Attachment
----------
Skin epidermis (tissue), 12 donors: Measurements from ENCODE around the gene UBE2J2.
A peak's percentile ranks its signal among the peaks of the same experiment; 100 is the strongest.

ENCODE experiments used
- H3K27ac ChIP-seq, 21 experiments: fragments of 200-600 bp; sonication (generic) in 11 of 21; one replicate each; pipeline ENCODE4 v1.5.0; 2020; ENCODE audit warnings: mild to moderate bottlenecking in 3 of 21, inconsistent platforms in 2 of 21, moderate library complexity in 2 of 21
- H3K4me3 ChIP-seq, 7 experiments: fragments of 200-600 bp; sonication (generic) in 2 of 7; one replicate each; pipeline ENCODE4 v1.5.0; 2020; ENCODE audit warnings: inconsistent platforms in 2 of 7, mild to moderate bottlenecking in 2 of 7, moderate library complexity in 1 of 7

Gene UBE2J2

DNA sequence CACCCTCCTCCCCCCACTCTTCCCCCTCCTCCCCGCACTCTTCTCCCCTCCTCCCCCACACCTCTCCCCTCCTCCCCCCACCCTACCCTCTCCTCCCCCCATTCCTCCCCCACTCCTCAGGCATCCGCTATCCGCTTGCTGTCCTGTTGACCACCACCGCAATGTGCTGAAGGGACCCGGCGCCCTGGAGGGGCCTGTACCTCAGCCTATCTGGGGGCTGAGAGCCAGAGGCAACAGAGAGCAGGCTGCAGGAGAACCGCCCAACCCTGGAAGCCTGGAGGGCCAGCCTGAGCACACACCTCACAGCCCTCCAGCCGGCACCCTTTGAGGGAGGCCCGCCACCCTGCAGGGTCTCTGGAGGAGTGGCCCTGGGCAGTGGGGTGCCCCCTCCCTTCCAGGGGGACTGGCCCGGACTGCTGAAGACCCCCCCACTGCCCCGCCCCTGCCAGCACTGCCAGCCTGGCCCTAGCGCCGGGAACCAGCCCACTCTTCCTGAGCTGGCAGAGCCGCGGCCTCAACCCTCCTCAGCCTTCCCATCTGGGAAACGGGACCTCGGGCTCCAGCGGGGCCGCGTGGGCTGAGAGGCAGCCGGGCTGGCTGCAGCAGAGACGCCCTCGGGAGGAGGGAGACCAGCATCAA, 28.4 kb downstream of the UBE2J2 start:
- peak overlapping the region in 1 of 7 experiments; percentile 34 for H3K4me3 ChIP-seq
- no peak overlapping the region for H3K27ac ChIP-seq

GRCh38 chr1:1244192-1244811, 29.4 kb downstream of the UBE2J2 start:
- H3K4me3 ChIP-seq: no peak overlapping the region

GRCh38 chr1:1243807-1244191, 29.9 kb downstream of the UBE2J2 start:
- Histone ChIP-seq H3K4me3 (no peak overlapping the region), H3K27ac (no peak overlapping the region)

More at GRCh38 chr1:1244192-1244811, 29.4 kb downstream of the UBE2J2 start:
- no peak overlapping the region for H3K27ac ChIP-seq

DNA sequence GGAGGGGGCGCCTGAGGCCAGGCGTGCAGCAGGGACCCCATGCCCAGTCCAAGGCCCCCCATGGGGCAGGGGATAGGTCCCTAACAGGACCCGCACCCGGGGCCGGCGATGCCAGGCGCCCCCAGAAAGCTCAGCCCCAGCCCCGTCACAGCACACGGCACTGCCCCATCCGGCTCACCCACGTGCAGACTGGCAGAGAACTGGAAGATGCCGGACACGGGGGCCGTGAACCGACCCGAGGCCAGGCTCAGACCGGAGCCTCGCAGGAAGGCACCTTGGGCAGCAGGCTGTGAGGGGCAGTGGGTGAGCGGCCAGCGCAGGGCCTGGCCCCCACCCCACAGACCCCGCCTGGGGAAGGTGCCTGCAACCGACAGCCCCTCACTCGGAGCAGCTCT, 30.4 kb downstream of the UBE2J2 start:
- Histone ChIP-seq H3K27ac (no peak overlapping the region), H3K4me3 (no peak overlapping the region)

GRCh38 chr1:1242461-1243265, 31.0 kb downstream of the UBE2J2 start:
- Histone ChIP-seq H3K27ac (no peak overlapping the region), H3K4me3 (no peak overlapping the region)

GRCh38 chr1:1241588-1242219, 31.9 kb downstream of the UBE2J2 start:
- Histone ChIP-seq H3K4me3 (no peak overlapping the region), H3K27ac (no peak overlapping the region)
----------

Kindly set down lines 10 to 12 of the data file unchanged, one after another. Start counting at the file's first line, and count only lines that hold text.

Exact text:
GRCh38 chr1:1244192-1244811, 29.4 kb downstream of the UBE2J2 start:
- H3K4me3 ChIP-seq: no peak overlapping the region

GRCh38 chr1:1243807-1244191, 29.9 kb downstream of the UBE2J2 start: